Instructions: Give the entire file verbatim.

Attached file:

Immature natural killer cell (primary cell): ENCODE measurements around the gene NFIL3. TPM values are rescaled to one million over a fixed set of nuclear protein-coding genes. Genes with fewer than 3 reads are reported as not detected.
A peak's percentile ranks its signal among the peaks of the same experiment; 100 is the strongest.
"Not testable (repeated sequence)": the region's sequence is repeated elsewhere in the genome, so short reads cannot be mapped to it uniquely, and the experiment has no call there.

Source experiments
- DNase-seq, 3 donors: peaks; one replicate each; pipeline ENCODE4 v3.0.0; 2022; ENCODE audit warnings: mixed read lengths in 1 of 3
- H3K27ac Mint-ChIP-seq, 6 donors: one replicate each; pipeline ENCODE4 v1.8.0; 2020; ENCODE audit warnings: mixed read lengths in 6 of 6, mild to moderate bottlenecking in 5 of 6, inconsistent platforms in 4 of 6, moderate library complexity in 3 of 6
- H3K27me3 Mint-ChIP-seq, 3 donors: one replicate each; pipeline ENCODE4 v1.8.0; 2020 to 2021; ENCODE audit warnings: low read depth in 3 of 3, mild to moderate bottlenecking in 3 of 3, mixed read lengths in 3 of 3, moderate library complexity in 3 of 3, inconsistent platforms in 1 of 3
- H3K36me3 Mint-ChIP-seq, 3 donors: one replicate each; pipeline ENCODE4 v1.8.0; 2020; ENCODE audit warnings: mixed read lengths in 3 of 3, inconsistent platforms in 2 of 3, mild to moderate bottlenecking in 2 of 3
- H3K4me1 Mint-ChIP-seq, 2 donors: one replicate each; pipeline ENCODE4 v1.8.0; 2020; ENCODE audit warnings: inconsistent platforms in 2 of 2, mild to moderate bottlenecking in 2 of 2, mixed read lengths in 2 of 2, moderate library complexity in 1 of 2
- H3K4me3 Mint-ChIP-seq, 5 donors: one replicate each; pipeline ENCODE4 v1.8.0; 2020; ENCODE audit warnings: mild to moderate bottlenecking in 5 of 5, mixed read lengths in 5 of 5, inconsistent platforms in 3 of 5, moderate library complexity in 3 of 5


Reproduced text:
Immature natural killer cell (primary cell): ENCODE measurements around the gene NFIL3. TPM values are rescaled to one million over a fixed set of nuclear protein-coding genes. Genes with fewer than 3 reads are reported as not detected.
A peak's percentile ranks its signal among the peaks of the same experiment; 100 is the strongest.
"Not testable (repeated sequence)": the region's sequence is repeated elsewhere in the genome, so short reads cannot be mapped to it uniquely, and the experiment has no call there.

Source experiments
- DNase-seq, 3 donors: peaks; one replicate each; pipeline ENCODE4 v3.0.0; 2022; ENCODE audit warnings: mixed read lengths in 1 of 3
- H3K27ac Mint-ChIP-seq, 6 donors: one replicate each; pipeline ENCODE4 v1.8.0; 2020; ENCODE audit warnings: mixed read lengths in 6 of 6, mild to moderate bottlenecking in 5 of 6, inconsistent platforms in 4 of 6, moderate library complexity in 3 of 6
- H3K27me3 Mint-ChIP-seq, 3 donors: one replicate each; pipeline ENCODE4 v1.8.0; 2020 to 2021; ENCODE audit warnings: low read depth in 3 of 3, mild to moderate bottlenecking in 3 of 3, mixed read lengths in 3 of 3, moderate library complexity in 3 of 3, inconsistent platforms in 1 of 3
- H3K36me3 Mint-ChIP-seq, 3 donors: one replicate each; pipeline ENCODE4 v1.8.0; 2020; ENCODE audit warnings: mixed read lengths in 3 of 3, inconsistent platforms in 2 of 3, mild to moderate bottlenecking in 2 of 3
- H3K4me1 Mint-ChIP-seq, 2 donors: one replicate each; pipeline ENCODE4 v1.8.0; 2020; ENCODE audit warnings: inconsistent platforms in 2 of 2, mild to moderate bottlenecking in 2 of 2, mixed read lengths in 2 of 2, moderate library complexity in 1 of 2
- H3K4me3 Mint-ChIP-seq, 5 donors: one replicate each; pipeline ENCODE4 v1.8.0; 2020; ENCODE audit warnings: mild to moderate bottlenecking in 5 of 5, mixed read lengths in 5 of 5, inconsistent platforms in 3 of 5, moderate library complexity in 3 of 5